Coast Guard wants a piece of fugitive banker who faked death

The Georgia banker who allegedly stole $21 million and then faked his death could also be on the hook for nearly $200,000 in costs incurred by the U.S. Coast Guard, which mounted an exhaustive search for him after he told his family he planned to jump from a ferry into the waters off Florida.

Aubrey Lee Price was arrested Tuesday in Brunswick, Ga., during a routine traffic stop after spending more than a year as a fugitive, according to authorities. Price disappeared June 18, 2012, after sending a rambling letter to his family and acquaintances that investigators characterized as a confession, indicated he planned to kill himself by jumping from a ferry in Florida.

The note prompted a Coast Guard search and rescue effort from Fort Myers to Key West, involving an HC-130 Hercules aircraft and an HC-144 Ocean Sentry plane. The cost of operating those aircraft, respectively, is $17,866 and $15,354 per hour, Coast Guard officials said. In addition to putting Coast Guard members in harm’s way, the effort cost the branch more than $173,000, authorities said.

Creating a hoax or making a false distress call is a felony. The maximum penalty for making a false distress call is six years in prison, a $5,000 fine, a $250,000 criminal fine and reimbursement to the Coast Guard.

An FBI spokesman said Wednesday that Price told authorities his family didn't know he was still alive and that he had returned to Georgia to renew the tag on his truck. It wasn't clear where he'd been for the previous 18 months.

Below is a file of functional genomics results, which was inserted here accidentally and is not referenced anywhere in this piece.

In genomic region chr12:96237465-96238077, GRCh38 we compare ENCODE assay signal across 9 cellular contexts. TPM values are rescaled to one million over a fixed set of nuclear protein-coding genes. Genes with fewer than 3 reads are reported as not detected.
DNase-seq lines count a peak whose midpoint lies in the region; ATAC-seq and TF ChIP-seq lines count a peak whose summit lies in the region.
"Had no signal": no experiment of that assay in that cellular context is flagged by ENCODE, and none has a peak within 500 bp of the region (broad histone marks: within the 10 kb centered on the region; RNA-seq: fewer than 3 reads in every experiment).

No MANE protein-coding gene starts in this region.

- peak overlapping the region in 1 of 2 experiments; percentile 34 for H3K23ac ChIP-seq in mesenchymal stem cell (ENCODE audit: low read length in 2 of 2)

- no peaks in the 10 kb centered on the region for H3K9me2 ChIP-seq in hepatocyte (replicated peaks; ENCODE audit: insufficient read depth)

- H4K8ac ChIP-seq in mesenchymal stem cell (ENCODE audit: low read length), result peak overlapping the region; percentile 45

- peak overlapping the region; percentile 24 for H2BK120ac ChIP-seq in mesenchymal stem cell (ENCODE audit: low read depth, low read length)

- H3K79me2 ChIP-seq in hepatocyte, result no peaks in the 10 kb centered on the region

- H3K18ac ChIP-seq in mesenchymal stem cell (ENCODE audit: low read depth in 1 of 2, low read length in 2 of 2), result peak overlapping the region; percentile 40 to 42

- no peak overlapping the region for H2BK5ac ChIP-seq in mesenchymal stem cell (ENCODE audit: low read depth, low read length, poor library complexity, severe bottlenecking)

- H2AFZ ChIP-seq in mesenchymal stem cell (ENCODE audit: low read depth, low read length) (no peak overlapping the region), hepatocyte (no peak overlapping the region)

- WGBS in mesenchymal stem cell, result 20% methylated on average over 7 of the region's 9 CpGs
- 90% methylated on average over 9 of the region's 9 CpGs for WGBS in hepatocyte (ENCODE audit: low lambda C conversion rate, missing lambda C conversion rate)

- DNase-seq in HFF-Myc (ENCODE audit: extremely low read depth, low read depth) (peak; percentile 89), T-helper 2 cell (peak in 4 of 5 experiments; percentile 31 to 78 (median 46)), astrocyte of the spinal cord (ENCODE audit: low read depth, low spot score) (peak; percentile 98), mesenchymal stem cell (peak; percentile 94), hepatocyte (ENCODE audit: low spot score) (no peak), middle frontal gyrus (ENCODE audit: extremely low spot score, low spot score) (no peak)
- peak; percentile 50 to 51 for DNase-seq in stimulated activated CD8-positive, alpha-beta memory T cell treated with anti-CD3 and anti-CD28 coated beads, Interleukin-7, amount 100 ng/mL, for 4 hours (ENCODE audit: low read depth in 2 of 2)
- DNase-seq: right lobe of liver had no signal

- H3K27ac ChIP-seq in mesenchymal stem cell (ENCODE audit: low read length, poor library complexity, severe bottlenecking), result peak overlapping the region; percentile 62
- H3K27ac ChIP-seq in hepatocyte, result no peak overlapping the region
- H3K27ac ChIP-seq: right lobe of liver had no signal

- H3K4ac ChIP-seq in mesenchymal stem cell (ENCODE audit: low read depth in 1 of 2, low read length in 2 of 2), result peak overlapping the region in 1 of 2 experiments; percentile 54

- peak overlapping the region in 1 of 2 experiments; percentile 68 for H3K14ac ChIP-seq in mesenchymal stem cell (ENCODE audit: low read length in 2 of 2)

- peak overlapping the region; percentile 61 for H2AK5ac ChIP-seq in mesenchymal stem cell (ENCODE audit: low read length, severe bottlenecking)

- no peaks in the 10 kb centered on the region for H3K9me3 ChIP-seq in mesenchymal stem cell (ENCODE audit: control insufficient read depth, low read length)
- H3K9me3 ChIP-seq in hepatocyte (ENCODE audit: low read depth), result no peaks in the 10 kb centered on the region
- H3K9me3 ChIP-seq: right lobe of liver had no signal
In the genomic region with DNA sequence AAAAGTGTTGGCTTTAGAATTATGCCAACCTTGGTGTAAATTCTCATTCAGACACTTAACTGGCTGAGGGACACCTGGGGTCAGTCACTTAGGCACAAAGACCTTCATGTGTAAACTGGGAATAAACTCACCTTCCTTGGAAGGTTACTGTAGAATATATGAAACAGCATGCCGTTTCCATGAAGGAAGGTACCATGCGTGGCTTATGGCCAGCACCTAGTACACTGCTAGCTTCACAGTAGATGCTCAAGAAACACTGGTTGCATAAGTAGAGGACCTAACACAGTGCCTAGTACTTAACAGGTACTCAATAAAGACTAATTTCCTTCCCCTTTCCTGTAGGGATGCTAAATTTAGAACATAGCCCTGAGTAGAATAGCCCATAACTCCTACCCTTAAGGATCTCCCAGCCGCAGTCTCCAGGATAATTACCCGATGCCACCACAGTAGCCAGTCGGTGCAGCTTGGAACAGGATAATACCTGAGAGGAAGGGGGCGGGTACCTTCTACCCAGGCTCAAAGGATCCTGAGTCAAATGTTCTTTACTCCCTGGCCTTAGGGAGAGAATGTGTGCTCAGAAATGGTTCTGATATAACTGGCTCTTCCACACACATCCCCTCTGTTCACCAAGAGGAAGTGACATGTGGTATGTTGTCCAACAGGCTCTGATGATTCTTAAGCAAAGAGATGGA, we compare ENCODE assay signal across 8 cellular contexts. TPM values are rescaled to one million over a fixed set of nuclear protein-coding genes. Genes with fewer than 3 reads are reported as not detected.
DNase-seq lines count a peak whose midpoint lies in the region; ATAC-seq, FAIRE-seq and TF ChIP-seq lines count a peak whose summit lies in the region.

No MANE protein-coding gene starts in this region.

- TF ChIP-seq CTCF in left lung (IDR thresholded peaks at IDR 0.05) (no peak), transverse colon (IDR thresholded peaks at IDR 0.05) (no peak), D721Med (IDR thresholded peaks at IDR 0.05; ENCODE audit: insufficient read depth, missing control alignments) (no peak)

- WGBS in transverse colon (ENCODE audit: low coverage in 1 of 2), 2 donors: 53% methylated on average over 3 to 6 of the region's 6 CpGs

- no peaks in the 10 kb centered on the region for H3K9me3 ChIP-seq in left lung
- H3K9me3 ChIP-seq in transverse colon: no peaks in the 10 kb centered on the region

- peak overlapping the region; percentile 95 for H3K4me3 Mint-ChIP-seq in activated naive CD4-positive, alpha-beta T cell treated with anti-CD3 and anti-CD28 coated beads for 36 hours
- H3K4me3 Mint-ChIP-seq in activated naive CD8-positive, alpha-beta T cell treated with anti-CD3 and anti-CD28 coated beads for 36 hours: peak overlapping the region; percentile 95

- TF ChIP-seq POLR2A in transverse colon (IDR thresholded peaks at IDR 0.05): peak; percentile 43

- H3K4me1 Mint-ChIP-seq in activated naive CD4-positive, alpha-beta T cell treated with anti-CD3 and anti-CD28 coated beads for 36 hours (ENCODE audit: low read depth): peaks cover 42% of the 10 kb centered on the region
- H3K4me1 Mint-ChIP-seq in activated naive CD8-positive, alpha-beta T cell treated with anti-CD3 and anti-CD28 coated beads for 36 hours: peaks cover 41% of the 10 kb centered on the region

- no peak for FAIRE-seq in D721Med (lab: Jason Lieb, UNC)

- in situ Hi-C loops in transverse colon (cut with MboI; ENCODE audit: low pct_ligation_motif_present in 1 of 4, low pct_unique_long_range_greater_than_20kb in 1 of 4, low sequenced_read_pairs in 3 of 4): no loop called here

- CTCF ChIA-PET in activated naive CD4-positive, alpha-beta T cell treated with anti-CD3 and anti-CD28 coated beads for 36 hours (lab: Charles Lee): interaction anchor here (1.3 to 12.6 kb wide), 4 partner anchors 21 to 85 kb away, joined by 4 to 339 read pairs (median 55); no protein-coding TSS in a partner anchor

Price was indicted in federal court in Savannah in July 2012 on charges of taking $21 million from a small Georgia bank where he was director. He was also allegedly bilked many millions more from investors in his money management business. He also faces federal wire fraud charges in New York.

Price left his home in south Georgia on June 16, 2012, telling relatives he was headed to Guatemala for business. Two days later, Price's family and acquaintances received letters saying he was going to Key West to board a ferry headed to Fort Meyers and planned to jump off somewhere along the way to end his life.

"My depression and discouragement have driven me to deep anxiety, fear and shame,” according to a rambling confession letter investigators believe was written by Price. “I am emotionally overwhelmed and incapable of continuing in this life.”

The letter continued: "I created false statements, covered up my losses and deceived and hurt the very people I was trying to help.”

Price purchased dive weights and a ferry ticket, according to credit card records. The ferry ticket was scanned at the boarding point and security camera footage released by the FBI about six weeks after his disappearance showed Price at the Key West, Fla., airport and ferry terminal on the day he disappeared.

After more than a year on the run, Price was arrested Tuesday when Glynn County sheriff's deputies pulled over a 2001 Dodge on the interstate because they thought its window tint was too dark, Sheriff E. Neal Jump was quoted by the Journal-Constitution as saying. Deputies arrested Price after finding fake IDs in the vehicle.

The Associated Press contributed to this report.